Gov. Jerry Brown has given up on getting a tax extension on the June ballot. Now what?
No official budget projections had been released as of this afternoon, but two Oakland school board members said today that they have been told California school districts might face cuts of $800 to $850 per student — when most schools in Alameda County have budgeted for a per-student loss of $349. The California School Boards Association posted this budget alert, explaining what an all-cuts budget would mean, given the remaining deficit of $15.4 billion.
At 5 p.m. Wednesday, the Oakland school board holds a special meeting to plan for the 2011-12 budget and to give Superintendent Tony Smith direction on how to close a budget gap that could be $18 million larger than expected, said school board member David Kakishiba, who is drafting an agenda for the meeting.
His question: “With these additional cutbacks from the state, do we move that cut to the school sites or do it a different way?”
Based on a report I just read, I’d be mighty surprised if the Oakland school board renewed the charter of Oakland Aviation High School. The district’s charter school office came up with 32 reasons for (what amounts to) shutting it down, a decision the board makes on Wednesday.
The high school is not posting stellar test scores, that’s for sure. But take a look at reason #10:
The school API score (557) is equal to the median performance of Oakland district schools in 2009 serving similar grades.
Of course, if the Oakland school board rejects the renewal, Oakland Aviation can appeal to the Alameda County Board of Education. It worked for Cox Academy last year.
Gary Yee will be president of the Oakland school board for 12 more months. Jody London was elected vice president at the same meeting this week.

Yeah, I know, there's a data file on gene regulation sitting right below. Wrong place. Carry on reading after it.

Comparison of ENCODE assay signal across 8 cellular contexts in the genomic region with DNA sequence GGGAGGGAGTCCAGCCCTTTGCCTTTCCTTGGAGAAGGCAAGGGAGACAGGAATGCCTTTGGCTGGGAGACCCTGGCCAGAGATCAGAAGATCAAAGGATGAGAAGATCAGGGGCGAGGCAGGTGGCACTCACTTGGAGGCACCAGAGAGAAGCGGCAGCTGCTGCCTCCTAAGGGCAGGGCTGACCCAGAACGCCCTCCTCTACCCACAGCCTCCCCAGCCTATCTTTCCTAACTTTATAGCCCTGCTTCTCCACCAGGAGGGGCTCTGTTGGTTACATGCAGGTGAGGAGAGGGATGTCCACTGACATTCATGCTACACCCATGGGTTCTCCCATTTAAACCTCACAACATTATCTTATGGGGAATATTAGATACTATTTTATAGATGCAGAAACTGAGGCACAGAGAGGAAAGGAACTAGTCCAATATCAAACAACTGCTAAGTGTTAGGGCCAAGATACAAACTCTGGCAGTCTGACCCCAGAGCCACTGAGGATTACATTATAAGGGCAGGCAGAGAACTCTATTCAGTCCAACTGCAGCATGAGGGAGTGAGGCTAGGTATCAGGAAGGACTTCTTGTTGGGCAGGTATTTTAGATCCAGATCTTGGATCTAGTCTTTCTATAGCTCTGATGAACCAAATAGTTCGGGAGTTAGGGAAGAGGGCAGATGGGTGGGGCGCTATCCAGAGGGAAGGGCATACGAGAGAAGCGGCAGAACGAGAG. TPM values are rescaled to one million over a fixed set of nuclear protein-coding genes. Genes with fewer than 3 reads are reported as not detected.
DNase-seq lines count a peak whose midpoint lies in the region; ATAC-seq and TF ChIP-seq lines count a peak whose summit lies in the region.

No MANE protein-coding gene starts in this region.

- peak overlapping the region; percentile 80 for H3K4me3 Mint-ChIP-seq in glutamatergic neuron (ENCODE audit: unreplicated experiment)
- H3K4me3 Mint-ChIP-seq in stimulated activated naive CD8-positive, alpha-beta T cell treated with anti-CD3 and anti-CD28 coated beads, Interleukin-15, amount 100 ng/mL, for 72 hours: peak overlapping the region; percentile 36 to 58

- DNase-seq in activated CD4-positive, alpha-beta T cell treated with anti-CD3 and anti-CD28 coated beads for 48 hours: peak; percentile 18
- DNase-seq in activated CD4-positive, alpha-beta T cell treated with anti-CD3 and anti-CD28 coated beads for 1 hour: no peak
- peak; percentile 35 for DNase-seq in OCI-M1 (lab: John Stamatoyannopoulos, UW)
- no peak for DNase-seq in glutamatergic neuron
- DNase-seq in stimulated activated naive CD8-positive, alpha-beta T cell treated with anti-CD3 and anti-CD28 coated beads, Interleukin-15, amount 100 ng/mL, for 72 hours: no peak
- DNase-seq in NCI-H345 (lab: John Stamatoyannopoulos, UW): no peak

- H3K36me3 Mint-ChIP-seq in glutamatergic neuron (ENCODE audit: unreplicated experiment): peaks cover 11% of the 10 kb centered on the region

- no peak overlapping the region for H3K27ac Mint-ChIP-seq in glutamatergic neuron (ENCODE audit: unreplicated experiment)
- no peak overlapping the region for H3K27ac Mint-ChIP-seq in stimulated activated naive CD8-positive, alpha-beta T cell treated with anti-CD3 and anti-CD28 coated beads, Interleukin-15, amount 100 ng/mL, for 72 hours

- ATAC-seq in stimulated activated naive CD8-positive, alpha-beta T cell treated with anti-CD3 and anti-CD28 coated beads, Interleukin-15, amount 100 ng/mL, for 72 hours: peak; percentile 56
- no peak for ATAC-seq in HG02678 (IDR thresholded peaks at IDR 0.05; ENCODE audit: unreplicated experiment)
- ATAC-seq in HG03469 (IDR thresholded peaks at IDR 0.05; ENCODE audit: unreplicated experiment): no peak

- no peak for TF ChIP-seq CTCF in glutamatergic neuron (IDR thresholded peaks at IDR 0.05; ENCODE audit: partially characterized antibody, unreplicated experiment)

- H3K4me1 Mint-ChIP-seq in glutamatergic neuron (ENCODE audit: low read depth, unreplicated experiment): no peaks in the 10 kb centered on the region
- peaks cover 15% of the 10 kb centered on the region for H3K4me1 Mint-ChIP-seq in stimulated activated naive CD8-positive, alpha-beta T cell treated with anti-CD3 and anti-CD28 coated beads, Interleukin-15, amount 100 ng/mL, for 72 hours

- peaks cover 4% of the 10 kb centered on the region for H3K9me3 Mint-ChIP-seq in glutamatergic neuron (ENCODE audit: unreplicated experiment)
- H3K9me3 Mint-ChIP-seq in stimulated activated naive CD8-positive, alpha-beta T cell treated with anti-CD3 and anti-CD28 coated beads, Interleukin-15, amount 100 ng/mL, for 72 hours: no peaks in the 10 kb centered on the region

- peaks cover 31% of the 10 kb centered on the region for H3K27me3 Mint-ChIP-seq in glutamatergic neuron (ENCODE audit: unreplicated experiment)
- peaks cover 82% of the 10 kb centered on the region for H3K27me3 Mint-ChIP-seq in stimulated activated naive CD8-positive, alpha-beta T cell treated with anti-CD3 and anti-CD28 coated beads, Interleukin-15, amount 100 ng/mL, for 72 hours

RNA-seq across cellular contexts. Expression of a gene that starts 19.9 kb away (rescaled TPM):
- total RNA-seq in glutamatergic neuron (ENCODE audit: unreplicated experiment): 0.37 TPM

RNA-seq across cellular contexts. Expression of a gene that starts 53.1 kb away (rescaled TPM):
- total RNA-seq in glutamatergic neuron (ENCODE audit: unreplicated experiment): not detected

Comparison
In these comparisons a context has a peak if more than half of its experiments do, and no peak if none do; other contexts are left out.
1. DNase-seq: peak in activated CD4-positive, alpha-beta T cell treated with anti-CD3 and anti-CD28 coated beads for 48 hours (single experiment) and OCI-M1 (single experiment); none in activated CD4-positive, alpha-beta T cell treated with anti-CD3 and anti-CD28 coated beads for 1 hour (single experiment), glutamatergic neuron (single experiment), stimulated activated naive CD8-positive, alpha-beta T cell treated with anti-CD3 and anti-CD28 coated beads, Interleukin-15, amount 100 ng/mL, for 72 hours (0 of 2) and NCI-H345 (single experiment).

In his acceptance speech, Yee said he believed the district should focus on high-quality teaching; safe and healthy schools; ensuring that all students have a “college prep course of study”; and a renewed commitment by the board to govern effectively and broadly, rather than in each member’s own interests.
Want to hear what Oakland’s mayoral, city council and school board hopefuls have to say about public education in the city, and how they would support it? Or read what they say they would do to “attract and retain great teachers in every Oakland public school,” advocate for students, and get Tony Smith’s strategic plan off the ground?
The Oakland school board’s committees are discussing some important things this week. I figured some of you might want to weigh in on these items before they come before the full board. You can find a list of upcoming meetings and download the agendas here.
TONIGHT: At 5 p.m., the Teaching and Learning Committee goes over a revised work plan for realizing the superintendent’s vision for the school district. They’ll talk about task forces, regional leadership teams (NEXOs are out; REXOs are in), and other elements of the strategic plan. The committee will also do a more detailed test score analysis with the district’s new data toy, visualization motion charts.
At 6:30 p.m., the Finance and Human Resources Committee is reviewing Results-Based Budgeting, a system that 1) specifies how funds are to be allocated to schools (currently, by each school’s average student attendance), and 2) allows principals and (in theory) school councils to decide how to spend those funds.